Regarding near-misses, we have taken the commonly established understanding of the term such as 'an event not causing harm, but has the potential to cause injury or ill health' or 'an unplanned event that did not result in injury, illness, or damage – but had the potential to do so.'

By definition, a near-miss does not cause injury or harm.

Anonymous User
08/05/2019
Personally I would be too embarrassed to say I was stupid enough to nearly abseil off the end of my rope, or I got avalanched because I ignored/didn't check the Avalanche forecast and keep away from the south west facing slopes etc etc.
However, it is voluntary and if you don't want to hear about someone's idiocies then simply don't read it!
Don't sit on here rubbishing someone's efforts to promote safety if you can't come up with a better alternative.
I have corrected a stranger at Swanage who tied off his learner colleague's belay with an Italian hitch and he later shouted up to ask us to check his mates belay because he had never done one before. we moved away and climbed further along. The point is there is a lot of well meaning stupidity around and anything that alleviates it has to be a good thing.
30/05/2019
What gets done with the statistics gathered from this?
And where do I find them to read?
Jonathan Garside(staff comment)
30/05/2019
You can view and filter the reports by following the link from this page:
https://www.thebmc.co.uk/modules/incident-reporting/

As noted in the article above, 'When the year long trial ends in April 2020 any important themes that emerge from the reports will be published.'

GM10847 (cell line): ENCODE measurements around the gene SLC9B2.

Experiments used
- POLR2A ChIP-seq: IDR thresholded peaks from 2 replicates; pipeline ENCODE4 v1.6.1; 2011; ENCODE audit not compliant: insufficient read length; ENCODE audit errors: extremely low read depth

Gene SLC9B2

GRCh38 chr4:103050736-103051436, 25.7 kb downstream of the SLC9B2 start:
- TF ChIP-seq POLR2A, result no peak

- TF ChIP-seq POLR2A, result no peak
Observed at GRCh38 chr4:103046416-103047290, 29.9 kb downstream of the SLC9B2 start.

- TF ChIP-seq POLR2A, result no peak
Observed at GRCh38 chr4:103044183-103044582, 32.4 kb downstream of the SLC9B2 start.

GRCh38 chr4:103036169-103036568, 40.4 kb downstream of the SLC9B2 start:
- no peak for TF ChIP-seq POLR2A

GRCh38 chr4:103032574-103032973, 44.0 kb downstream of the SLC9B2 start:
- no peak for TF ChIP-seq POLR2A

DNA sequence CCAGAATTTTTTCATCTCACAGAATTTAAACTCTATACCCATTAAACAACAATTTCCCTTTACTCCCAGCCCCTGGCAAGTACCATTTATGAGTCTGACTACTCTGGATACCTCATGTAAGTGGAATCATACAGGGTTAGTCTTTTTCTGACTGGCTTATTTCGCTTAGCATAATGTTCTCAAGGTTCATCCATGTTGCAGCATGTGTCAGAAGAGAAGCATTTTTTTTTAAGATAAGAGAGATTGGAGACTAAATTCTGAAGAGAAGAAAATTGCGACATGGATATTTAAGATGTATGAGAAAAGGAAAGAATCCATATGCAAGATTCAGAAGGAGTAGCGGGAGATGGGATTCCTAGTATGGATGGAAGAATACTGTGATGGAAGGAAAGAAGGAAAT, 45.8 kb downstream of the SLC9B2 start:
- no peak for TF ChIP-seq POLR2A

Anonymous User
16/06/2019
In response to a reply to two of my missives dated 08/05/2019
I.Sorry for the late response . It would appear that we share a similar view in regard to this nonsense and I quote 'personally I would be to embarrassed...........' as would I!
2. "If you don't want to hear about some ones idiocies then don't read" I had taken this path before your perfectly logical and sound advice hence the (very) late reply.
3. "Don't sit on here rubbishing some ones efforts to promote safety"...... "if you can't come up with a better alternative". This is somewhat rhetorical as you in the next paragraph your advice to climbers in Swanage is what WE?! have a tendency to do.
4. I did come up with an alternative, two in fact if I can reiterate get out there and do it (experienctional learning) and if you are unsure get on a course! Or ask advice from experienced people.
5. To James Evans. A great question. In fact I would contend a show stopper! The statistics from this will be minimal AND subjective (by that I mean biased) and why is it necessary to quote the "American Alpine Club Journal as an example as a model. As I said before why use this as a model, what is its circulation figures, who are the readers? Frankly we have NO idea therefore,until we do it's use as a model is inadvisable. BUT James, I am aware that we are much maligned and indeed perhaps underrated in the out door sports field, we are good and I mean really good in certain aspects. I am referring to Mountain Rescue. Real people, indeed proper people. They save lives. They are nonjudgemental. They are volunteers who run totally professional units......and they religiously record incidents. So if you want statistics on incidents log onto their websites. It is illuminating, encouraging and at the same time sad.
Why reinvent the wheel all the evidence is there on record. Why is it not being utilised rather than quoting an obscure journal in The USA. The BMC as a viable source compared to Mountain Rescue is a joke
6. I don't want negative life changing incidents. I DON'T!

BMC well meaning or not this is a waste of time and opportunity!
Anonymous User
19/06/2019